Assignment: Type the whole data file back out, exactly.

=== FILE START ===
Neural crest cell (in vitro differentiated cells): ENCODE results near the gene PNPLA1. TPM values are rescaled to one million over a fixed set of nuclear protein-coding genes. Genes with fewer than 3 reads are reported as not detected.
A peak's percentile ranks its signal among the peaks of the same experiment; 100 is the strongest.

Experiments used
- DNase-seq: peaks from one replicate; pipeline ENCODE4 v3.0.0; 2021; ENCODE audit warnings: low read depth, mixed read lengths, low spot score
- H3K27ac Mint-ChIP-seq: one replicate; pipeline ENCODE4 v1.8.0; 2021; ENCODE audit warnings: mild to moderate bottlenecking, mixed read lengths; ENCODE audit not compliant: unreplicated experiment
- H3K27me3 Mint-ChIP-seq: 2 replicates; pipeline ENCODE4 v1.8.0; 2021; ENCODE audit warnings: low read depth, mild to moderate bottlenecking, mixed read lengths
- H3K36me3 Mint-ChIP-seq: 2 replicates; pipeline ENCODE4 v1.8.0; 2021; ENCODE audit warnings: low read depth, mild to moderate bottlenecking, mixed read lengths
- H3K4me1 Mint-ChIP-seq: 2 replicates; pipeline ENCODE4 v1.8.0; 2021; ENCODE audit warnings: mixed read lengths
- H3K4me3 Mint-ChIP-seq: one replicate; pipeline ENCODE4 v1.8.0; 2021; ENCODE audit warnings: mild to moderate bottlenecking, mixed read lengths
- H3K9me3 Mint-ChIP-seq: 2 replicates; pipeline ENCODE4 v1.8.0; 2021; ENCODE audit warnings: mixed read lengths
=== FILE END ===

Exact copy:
Neural crest cell (in vitro differentiated cells): ENCODE results near the gene PNPLA1. TPM values are rescaled to one million over a fixed set of nuclear protein-coding genes. Genes with fewer than 3 reads are reported as not detected.
A peak's percentile ranks its signal among the peaks of the same experiment; 100 is the strongest.

Experiments used
- DNase-seq: peaks from one replicate; pipeline ENCODE4 v3.0.0; 2021; ENCODE audit warnings: low read depth, mixed read lengths, low spot score
- H3K27ac Mint-ChIP-seq: one replicate; pipeline ENCODE4 v1.8.0; 2021; ENCODE audit warnings: mild to moderate bottlenecking, mixed read lengths; ENCODE audit not compliant: unreplicated experiment
- H3K27me3 Mint-ChIP-seq: 2 replicates; pipeline ENCODE4 v1.8.0; 2021; ENCODE audit warnings: low read depth, mild to moderate bottlenecking, mixed read lengths
- H3K36me3 Mint-ChIP-seq: 2 replicates; pipeline ENCODE4 v1.8.0; 2021; ENCODE audit warnings: low read depth, mild to moderate bottlenecking, mixed read lengths
- H3K4me1 Mint-ChIP-seq: 2 replicates; pipeline ENCODE4 v1.8.0; 2021; ENCODE audit warnings: mixed read lengths
- H3K4me3 Mint-ChIP-seq: one replicate; pipeline ENCODE4 v1.8.0; 2021; ENCODE audit warnings: mild to moderate bottlenecking, mixed read lengths
- H3K9me3 Mint-ChIP-seq: 2 replicates; pipeline ENCODE4 v1.8.0; 2021; ENCODE audit warnings: mixed read lengths